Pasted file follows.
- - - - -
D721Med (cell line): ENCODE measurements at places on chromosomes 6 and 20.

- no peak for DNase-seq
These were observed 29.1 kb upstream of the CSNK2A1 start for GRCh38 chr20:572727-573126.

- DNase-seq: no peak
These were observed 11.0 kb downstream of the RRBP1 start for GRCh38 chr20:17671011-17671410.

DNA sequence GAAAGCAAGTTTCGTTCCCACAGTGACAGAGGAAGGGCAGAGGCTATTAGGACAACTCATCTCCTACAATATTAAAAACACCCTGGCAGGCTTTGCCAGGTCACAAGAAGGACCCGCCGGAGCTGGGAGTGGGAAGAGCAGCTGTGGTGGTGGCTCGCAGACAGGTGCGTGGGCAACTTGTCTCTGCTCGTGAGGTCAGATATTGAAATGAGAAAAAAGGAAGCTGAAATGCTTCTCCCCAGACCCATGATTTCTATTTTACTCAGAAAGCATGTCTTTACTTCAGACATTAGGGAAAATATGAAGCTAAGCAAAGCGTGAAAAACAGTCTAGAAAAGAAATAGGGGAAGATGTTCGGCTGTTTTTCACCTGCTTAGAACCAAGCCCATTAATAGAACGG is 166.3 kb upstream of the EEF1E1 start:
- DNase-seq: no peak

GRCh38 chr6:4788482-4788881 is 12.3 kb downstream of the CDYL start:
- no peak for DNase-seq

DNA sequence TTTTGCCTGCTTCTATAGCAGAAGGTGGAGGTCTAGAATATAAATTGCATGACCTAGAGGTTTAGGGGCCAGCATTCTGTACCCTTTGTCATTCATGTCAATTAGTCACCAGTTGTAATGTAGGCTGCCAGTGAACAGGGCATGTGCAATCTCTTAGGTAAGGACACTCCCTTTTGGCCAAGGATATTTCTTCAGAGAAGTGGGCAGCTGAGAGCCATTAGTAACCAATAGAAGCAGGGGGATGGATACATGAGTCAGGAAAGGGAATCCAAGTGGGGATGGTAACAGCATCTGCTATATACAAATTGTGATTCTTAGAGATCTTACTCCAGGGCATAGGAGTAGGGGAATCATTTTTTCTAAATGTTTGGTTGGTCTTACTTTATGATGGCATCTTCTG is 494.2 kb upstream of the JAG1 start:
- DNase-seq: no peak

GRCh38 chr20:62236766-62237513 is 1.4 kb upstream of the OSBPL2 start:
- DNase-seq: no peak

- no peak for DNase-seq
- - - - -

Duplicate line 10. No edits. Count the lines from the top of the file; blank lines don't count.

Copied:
DNA sequence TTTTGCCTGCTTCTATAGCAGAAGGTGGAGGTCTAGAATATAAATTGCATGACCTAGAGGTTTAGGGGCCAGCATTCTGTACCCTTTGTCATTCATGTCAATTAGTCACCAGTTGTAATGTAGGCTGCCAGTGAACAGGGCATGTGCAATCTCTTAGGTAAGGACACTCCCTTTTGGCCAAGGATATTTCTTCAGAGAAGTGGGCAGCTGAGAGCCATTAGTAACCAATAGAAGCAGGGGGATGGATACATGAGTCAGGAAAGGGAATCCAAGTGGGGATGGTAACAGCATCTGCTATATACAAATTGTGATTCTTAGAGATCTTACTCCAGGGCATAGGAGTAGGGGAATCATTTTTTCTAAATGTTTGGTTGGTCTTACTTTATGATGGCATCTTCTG is 494.2 kb upstream of the JAG1 start: